The Silent Stalker

This is 11th and final article on osteoporosis, summarized from Dr. Lieberg’s book, “The Silent Stalker: A Patient’s Guide for Understanding Osteoporosis”. Statistics cited in this article are footnoted in the book and therefore will not be footnoted here.

The long journey

I have stressed how osteoporosis affects all of us. In this final article, I want to stress that whether one is a patient, parent, or grandparent, we need to be aware that our lifestyle affects our bone health and can be summarized in the following categories.

Expectant, new mothers

It is important to recognize the family history of osteoporosis and the family history of previous fractures.

Stop smoking and drinking alcohol because it affects the bone health of the mother and newborn.

The mother has to ensure an adequate calcium intake, at least 1200 mg, in divided doses in the form of calcium maleate or calcium citrate.

Since almost everyone is vitamin D deficient, have your doctor obtain a vitamin D blood and then take 4000 IU and repeat the blood level in three months. The level should be close to 70mg/ml. A low vitamin D level can result in a low birth weight and pre-eclampsia.

Post pregnancy, if breast feeding, mothers need more calcium because breast feeding deletes calcium out of a mother’s bones.

A 1200 mg of calcium as well as vitamin D should be continued for the rest of their life. There are numerous articles that many disease and cancers are associated with low levels of these supplements.

Childhood: Ages 1 to 10

Children need a healthy start consisting of a good diet and good eating habits.

The family needs to eat together at specific times at the dinner table. This will avoid eating quickly and snacking.

This also usually assures that children eat a more appropriate diet.

A diet should include a healthy serving of fruit, fresh or cooked vegetables, protein, and cow’s milk or fortified non-dairy milk.

Sodas should be avoided because of high sugar and phosphorus content.

Fast foods should be limited because of their sugar, fat and salt content.

Limit electronics. Kids should play outdoors to stress their bones.

Supplement their diet with calcium, magnesium, and vitamin D in the form of vitamins.

Teens: Ages 11 to 20

Teen years are essential because over half of the adult bone mass is obtained during these years.

More calcium is necessary than any other time in life and should be supplemented with the adult dose of 1200 mg of calcium per day as well as an adequate dose of magnesium (400 mg) and vitamin D (2,000 IU).

Absorption of calcium and magnesium depends on an adequate amount of vitamin D.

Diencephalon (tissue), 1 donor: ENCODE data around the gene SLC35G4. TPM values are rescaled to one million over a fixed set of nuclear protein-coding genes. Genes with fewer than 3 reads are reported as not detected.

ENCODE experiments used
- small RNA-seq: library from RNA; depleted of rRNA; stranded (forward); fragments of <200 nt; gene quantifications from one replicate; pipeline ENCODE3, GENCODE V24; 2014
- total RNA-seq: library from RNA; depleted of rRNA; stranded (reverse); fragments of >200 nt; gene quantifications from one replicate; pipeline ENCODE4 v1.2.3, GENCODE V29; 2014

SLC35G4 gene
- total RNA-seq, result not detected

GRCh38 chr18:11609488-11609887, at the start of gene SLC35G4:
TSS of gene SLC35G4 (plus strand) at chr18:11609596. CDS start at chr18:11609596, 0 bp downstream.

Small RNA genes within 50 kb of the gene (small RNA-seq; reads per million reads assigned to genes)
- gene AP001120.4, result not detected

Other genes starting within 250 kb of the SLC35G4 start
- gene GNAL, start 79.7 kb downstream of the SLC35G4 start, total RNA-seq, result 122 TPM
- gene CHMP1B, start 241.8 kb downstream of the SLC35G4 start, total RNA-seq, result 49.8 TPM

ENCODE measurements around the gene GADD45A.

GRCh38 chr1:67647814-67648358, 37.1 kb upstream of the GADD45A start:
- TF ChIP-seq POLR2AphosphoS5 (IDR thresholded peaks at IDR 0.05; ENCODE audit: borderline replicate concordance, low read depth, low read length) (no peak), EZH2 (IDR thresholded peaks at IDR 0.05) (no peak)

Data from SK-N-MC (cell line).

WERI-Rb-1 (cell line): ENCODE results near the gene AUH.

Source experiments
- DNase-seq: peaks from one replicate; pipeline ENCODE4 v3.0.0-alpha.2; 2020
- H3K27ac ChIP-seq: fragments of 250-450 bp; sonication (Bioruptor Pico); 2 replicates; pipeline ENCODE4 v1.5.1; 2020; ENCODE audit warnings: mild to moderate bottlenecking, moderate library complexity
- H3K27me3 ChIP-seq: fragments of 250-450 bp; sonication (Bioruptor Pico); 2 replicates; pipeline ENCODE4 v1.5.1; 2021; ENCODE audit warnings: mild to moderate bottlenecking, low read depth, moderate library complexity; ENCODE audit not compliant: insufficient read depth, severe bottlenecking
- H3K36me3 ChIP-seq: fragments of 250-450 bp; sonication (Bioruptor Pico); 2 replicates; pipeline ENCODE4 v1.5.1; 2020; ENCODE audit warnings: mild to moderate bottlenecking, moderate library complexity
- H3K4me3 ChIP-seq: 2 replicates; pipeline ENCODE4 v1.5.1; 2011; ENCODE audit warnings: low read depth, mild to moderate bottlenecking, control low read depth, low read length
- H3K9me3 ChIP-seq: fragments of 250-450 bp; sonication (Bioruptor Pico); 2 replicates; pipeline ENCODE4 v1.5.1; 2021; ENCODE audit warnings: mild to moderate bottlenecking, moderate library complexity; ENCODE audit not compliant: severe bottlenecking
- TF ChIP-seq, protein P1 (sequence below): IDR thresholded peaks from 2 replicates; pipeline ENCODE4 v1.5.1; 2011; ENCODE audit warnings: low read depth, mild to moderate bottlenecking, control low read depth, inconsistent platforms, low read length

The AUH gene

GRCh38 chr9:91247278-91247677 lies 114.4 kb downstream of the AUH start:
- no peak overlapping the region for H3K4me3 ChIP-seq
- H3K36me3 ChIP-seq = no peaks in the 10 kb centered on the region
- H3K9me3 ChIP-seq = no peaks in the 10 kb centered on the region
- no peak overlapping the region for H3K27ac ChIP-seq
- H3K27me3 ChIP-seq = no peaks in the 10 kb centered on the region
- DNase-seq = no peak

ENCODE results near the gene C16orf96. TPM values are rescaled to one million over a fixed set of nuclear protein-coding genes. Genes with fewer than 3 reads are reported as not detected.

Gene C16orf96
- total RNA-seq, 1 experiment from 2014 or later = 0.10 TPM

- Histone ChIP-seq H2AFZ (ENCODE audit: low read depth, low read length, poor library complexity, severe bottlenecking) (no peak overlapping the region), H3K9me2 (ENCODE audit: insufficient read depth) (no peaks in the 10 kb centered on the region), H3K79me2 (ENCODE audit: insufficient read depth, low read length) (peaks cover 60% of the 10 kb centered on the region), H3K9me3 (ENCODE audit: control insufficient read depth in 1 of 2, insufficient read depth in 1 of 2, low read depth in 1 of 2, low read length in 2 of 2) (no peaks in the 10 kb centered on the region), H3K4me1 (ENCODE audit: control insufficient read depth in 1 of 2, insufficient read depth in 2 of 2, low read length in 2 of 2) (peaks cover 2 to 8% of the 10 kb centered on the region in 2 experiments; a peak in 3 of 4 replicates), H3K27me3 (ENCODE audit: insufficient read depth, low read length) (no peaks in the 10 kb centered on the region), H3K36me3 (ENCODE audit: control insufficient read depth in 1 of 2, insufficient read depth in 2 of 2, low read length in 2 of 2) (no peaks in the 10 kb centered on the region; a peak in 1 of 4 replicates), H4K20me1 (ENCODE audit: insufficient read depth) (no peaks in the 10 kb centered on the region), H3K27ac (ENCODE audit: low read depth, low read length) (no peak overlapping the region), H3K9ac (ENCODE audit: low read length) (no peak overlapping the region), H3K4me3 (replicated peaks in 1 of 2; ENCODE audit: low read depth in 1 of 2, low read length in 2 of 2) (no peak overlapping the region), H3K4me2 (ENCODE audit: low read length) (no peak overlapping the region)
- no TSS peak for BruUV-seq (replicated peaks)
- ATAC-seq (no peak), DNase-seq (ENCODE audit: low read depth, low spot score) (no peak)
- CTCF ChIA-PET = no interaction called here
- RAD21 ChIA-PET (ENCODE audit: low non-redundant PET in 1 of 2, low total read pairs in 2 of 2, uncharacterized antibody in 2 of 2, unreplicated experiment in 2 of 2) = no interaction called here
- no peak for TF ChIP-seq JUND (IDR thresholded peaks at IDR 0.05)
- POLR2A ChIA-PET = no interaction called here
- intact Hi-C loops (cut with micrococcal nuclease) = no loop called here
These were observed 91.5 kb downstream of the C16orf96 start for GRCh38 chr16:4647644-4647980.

Activity is also vital. Encourage sports. Activity increases bone strength and muscle mass and maintains healthy weight.

Avoid smoking.

After these years only 5 to 10 percent of bone is added.

Young adults: Ages 21 to 35

a. These are stressful years because of career building, marriage and family.

b. Exercise on a regular basis.

c. Maintain good diet

d. Avoid smoking and limit alcohol intake.

e. Limit caffeine because it will increase excretion of calcium.

f. Limit salt intake to 2300mg/day (one teaspoonful).

Supplement diet with calcium, magnesium and vitamin D.

Adults: Ages 36 to 45

a. Maintain a healthy lifestyle of exercise and healthy diet of half vegetables and fruit.

b. Limit protein, especially red meat.

c. Avoid dieting.

d. Limit alcohol and caffeine.

e. Continue with regular exercise program at least four to five times per week.

f. Exercise should consist of 45 to 60 minutes of walking, muscle maintenance and cardio.

g. Women will be going through menopause, consult your doctor to obtain accurate height and weight measurement.

h. Because of high risk in family history request a DXA scan.

i. Continue with supplements of calcium, magnesium and vitamin D.

Postmenopausal women, ages 46 to 60

Will experience estrogen levels decreasing and loss of bone mass.

Important to maintain good nutrition and supplements of Vitamin D, calcium and magnesium.

Increase calcium intake in divided doses with each meal to avoid constipation.

Maintain exercise such as Pilates or moderate Zumba class; good for lower and upper body, core strength and maintenance of balance.

Limit calorie intake; avoid snacking.

Grandparents: Ages 61 & up

Everyone should have had or get a DXA scan to provide an idea of bone health.

Check height annually to see if you are shrinking, which could mean silent back fractures.

Keep up exercise, work on balance.

Challenge mind and body by staying active and volunteering.

Maintain healthy diet, increase amount of vegetables and fruit.

Keep weight down.

Supplement diet with calcium, magnesium and vitamin D.

Get annual vitamin D levels.

Insist on the actual number of vitamin D level and not that it was normal.

Ideal blood level of vitamin D is 50 to 70 mg/ml.

It is my hope these short synopses of my book have helped you, the patient, to understand this important disease that will affect every one of us. I hope its understanding will lead all of us to a better and healthier life.

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